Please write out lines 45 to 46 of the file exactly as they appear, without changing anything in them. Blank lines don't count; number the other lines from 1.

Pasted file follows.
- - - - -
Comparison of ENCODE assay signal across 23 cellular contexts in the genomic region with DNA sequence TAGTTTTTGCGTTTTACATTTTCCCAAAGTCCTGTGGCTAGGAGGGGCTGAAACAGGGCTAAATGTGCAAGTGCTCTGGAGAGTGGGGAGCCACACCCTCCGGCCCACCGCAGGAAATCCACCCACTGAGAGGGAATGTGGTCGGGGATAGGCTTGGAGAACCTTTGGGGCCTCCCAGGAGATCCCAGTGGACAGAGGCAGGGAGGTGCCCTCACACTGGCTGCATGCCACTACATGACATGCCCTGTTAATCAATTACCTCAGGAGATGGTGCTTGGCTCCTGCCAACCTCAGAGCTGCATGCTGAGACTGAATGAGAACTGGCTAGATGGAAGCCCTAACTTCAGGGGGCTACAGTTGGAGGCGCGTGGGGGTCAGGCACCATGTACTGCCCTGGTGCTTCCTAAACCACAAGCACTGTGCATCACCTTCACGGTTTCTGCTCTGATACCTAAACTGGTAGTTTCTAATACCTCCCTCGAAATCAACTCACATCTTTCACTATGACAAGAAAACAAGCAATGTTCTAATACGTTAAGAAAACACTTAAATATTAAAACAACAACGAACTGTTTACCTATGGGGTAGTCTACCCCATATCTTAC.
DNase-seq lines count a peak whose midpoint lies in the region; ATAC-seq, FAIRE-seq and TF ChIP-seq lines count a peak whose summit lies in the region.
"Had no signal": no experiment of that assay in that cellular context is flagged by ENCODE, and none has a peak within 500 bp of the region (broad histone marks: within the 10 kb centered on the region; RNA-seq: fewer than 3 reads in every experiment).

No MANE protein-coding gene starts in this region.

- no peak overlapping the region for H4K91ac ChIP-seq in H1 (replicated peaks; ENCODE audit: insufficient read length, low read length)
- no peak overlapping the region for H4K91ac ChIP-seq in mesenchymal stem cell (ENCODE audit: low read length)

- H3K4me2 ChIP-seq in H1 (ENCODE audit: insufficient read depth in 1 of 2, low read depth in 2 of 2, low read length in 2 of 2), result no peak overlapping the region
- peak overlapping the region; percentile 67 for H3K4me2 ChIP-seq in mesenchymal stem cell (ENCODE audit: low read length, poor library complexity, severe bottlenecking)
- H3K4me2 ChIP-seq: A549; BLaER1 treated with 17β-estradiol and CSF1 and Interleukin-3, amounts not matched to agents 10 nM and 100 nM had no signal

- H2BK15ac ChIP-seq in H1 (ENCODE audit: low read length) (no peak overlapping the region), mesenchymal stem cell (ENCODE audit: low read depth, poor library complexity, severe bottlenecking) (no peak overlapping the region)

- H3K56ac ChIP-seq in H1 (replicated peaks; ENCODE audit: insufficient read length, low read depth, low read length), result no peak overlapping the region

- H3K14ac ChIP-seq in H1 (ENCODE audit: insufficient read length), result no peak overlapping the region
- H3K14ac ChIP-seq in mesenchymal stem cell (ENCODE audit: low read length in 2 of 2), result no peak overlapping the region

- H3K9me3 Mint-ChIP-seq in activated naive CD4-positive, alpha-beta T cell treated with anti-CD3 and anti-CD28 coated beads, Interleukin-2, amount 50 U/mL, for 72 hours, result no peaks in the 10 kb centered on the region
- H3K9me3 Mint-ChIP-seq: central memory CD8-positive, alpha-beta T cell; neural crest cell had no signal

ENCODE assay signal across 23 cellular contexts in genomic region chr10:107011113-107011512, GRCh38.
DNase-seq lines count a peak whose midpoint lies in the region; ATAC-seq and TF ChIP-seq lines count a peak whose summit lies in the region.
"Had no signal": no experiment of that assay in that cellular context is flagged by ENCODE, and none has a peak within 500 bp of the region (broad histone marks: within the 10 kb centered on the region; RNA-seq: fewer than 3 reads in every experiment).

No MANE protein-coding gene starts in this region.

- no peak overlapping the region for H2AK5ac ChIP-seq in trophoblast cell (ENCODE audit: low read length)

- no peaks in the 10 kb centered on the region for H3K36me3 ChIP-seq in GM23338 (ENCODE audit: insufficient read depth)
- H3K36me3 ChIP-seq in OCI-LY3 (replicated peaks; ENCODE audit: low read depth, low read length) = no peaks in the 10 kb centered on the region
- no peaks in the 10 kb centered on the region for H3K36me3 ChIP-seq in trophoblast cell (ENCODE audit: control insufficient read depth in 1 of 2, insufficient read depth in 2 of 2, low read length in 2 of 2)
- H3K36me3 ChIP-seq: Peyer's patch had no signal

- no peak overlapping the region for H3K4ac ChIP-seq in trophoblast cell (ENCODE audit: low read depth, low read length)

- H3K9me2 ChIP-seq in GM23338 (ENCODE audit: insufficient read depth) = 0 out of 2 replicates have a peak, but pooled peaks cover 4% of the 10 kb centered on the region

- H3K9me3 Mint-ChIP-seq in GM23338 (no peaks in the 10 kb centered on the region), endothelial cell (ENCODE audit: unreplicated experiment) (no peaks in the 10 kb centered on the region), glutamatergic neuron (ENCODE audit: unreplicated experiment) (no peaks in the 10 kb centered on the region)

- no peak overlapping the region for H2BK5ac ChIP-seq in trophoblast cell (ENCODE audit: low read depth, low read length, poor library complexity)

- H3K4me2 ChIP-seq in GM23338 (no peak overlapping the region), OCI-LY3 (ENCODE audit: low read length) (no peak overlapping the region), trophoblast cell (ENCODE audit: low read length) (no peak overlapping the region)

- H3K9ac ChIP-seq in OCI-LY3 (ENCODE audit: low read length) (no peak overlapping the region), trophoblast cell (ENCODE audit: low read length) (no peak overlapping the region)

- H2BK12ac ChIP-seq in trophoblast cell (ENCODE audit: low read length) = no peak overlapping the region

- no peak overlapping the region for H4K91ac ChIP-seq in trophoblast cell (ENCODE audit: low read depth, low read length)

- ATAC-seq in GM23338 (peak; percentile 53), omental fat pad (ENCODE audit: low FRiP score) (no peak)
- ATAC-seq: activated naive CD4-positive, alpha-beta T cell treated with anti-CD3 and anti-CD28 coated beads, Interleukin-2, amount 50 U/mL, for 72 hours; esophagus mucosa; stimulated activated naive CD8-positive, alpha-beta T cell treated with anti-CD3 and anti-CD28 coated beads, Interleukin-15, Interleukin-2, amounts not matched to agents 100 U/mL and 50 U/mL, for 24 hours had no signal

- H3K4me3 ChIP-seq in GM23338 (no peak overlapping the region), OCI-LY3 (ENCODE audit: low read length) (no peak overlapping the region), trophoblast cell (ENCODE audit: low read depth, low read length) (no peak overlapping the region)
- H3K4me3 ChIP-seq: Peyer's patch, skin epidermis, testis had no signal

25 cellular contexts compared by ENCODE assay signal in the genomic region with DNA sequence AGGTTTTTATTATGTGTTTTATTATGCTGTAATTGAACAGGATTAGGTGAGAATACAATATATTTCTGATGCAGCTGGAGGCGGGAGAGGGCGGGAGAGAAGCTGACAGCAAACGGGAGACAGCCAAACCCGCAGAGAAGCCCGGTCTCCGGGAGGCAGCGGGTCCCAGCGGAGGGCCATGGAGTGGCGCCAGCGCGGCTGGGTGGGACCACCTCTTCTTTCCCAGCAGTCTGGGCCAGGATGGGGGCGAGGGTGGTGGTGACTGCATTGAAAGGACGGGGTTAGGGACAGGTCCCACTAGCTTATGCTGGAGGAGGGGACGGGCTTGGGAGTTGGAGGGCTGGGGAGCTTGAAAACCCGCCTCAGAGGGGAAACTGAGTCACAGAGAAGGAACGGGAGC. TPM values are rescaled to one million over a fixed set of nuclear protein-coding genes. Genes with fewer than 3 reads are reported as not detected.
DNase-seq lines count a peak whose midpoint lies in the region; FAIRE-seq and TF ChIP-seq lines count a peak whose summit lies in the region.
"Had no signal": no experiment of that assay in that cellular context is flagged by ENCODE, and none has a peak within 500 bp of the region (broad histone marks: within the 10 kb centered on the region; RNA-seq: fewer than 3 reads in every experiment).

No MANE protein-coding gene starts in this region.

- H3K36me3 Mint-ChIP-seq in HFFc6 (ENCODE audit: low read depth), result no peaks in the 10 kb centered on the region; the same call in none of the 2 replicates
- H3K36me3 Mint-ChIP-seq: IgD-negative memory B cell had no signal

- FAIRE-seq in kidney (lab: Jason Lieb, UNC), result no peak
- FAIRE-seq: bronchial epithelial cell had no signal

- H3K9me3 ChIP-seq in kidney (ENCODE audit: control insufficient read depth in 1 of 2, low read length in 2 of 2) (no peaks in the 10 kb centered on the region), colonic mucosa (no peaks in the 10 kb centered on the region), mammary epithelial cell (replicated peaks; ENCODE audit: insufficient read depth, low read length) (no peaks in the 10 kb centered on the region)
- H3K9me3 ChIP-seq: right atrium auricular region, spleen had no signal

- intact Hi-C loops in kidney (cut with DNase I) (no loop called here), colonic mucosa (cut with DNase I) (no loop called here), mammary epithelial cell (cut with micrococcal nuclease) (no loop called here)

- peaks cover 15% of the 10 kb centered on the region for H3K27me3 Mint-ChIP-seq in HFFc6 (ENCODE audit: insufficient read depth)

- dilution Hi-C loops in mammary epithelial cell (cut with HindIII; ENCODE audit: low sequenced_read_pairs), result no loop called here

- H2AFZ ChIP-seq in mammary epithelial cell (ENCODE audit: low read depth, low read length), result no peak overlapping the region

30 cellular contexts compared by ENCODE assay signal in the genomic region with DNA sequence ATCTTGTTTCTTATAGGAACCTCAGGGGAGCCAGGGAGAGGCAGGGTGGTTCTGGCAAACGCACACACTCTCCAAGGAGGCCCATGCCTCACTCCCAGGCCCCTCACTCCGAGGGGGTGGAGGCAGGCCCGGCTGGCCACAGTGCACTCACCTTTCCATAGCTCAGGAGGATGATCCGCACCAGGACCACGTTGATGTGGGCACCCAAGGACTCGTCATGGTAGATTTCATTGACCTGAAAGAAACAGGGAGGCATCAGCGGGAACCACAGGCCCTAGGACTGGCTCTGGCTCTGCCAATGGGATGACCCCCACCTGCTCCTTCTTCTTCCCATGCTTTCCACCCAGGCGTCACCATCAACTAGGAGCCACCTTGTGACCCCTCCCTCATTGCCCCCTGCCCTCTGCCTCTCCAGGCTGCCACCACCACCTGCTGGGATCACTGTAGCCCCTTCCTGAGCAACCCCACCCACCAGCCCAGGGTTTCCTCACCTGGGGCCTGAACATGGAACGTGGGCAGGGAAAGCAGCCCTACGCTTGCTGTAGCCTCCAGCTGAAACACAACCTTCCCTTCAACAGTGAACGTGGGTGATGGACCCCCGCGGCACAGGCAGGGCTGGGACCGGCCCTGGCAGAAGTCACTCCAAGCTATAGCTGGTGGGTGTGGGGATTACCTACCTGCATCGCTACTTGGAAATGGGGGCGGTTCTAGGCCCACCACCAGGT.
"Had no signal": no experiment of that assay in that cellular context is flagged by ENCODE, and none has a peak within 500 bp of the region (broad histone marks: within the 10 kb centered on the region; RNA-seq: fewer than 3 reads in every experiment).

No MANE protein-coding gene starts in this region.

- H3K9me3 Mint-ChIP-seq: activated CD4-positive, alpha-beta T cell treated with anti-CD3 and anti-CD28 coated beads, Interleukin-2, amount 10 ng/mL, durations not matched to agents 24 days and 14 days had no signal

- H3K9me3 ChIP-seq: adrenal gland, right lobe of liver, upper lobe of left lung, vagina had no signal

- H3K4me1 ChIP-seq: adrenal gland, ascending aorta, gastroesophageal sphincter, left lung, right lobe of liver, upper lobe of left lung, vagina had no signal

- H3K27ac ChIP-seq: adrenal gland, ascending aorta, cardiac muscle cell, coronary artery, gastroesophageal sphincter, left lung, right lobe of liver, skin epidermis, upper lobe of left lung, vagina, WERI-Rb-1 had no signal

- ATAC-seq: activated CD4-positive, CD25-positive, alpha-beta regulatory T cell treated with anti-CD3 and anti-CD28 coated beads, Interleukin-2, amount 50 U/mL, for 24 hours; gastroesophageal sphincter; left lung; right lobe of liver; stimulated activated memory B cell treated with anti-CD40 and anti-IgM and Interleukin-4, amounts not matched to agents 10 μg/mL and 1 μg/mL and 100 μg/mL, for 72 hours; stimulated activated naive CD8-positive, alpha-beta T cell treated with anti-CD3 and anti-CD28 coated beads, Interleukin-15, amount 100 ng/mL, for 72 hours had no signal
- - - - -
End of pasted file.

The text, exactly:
- H3K9me3 ChIP-seq in kidney (ENCODE audit: control insufficient read depth in 1 of 2, low read length in 2 of 2) (no peaks in the 10 kb centered on the region), colonic mucosa (no peaks in the 10 kb centered on the region), mammary epithelial cell (replicated peaks; ENCODE audit: insufficient read depth, low read length) (no peaks in the 10 kb centered on the region)
- H3K9me3 ChIP-seq: right atrium auricular region, spleen had no signal